The stories in the Bible teach us truth, but they are not always factual.

Wednesday, 7/1/15

Today’s two Bible readings are confusing. 

In the first reading God told Abraham that, following the wishes of his first wife, Sarah, he should send off his other wife Hagar, along with their firstborn Ishmael, furnishing them with only a few pieces of bread and a goatskin of water. It doesn’t seem to us that God would be that heartless.

Then, it is hard for us to accept the Gospel story where Jesus sent a throng of evil spirits into a flock of sheep who promptly committed suicide.

After Martin Luther rejected the pope’s authority, he started people believing that the Bible was our ultimate authority as what is and isn’t true. We agree with Luther on that. We too believe that the Bible tells us the truth, however, we do not believe that the Bible gives us factual accounts. At times it teaches us the truth through different literary form.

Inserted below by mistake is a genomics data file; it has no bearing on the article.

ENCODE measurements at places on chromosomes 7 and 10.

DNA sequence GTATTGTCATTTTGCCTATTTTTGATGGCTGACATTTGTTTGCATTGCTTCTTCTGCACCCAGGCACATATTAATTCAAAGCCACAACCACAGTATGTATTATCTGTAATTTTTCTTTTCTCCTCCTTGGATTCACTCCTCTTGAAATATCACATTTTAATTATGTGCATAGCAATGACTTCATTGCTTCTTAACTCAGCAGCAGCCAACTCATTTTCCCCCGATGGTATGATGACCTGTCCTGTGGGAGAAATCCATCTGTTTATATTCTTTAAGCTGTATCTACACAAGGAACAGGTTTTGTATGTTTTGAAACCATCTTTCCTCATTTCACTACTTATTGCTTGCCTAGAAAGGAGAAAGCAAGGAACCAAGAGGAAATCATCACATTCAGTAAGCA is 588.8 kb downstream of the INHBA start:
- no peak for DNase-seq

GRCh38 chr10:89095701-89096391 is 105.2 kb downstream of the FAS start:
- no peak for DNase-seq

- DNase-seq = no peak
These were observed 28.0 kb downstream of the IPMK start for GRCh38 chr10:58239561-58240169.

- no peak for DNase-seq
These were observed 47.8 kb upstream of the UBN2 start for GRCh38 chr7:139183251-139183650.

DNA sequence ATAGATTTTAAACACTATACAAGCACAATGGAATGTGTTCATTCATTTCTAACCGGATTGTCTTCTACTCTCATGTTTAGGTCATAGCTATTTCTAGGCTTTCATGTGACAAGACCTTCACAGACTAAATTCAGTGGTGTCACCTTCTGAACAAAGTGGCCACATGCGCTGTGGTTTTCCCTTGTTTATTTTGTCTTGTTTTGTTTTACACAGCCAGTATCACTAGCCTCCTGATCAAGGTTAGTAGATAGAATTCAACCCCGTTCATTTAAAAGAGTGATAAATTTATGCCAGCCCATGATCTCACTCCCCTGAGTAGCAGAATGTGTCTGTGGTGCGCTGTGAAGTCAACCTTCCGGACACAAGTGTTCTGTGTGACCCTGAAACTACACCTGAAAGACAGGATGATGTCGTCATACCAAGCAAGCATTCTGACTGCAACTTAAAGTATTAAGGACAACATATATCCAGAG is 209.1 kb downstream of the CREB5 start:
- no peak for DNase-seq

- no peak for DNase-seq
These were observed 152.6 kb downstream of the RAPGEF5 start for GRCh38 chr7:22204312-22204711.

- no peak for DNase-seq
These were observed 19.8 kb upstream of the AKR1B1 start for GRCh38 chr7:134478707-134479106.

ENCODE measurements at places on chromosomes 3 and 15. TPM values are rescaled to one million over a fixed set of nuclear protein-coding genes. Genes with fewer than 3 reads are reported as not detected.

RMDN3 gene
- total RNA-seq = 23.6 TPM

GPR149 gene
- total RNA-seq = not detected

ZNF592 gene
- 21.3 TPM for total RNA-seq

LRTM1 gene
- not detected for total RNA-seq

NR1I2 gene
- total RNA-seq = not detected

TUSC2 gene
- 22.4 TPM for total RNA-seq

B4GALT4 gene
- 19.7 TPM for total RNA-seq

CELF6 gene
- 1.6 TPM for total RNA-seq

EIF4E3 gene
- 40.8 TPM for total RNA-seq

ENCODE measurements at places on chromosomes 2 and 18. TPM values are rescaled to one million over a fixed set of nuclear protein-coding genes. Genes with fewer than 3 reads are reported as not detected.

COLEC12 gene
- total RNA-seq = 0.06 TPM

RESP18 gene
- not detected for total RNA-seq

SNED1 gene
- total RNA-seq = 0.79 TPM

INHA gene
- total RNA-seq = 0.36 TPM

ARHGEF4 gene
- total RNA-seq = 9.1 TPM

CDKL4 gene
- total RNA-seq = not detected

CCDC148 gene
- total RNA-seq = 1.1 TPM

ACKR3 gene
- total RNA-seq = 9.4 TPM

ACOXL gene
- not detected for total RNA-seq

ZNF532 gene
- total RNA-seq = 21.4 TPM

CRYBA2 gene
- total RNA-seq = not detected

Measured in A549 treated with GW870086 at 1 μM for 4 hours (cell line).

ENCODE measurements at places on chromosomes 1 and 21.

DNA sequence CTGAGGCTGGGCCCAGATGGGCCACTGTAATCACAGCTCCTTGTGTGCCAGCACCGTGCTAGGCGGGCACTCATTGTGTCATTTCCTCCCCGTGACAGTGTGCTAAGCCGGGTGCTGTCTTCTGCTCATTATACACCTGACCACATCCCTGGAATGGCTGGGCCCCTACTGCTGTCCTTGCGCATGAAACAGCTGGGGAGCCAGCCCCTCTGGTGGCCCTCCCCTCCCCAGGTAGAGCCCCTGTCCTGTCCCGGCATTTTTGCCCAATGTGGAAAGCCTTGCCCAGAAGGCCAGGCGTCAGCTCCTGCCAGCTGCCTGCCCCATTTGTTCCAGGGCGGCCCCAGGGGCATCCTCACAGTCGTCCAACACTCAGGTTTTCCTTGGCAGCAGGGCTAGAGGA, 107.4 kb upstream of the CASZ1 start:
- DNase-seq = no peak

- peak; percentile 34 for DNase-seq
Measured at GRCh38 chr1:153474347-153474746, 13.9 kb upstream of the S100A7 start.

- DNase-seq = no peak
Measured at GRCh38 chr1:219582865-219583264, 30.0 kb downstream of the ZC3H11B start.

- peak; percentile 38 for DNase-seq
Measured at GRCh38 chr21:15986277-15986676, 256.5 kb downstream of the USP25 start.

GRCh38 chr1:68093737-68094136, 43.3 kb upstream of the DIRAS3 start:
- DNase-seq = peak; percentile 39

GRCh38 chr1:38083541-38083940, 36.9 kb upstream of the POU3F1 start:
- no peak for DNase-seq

Like the childhood narratives of Jesus in Luke’s Gospel and in Matthew’s Gospel contradict each other. Luke had his parents going back to Nazareth after the presentation of Jesus in the temple when he was forty days old. Matthew had his parents taking the infant to Egypt for several years before they went to settle in Nazareth for the first time. Matthew and Luke chose to follow different myths and parables that were going around. 

In reading the Bible we must be able to distinguish factual accounts with those in which the truth comes to us clothes in a fable, a parable, or a myth.  

No comments:

Post a Comment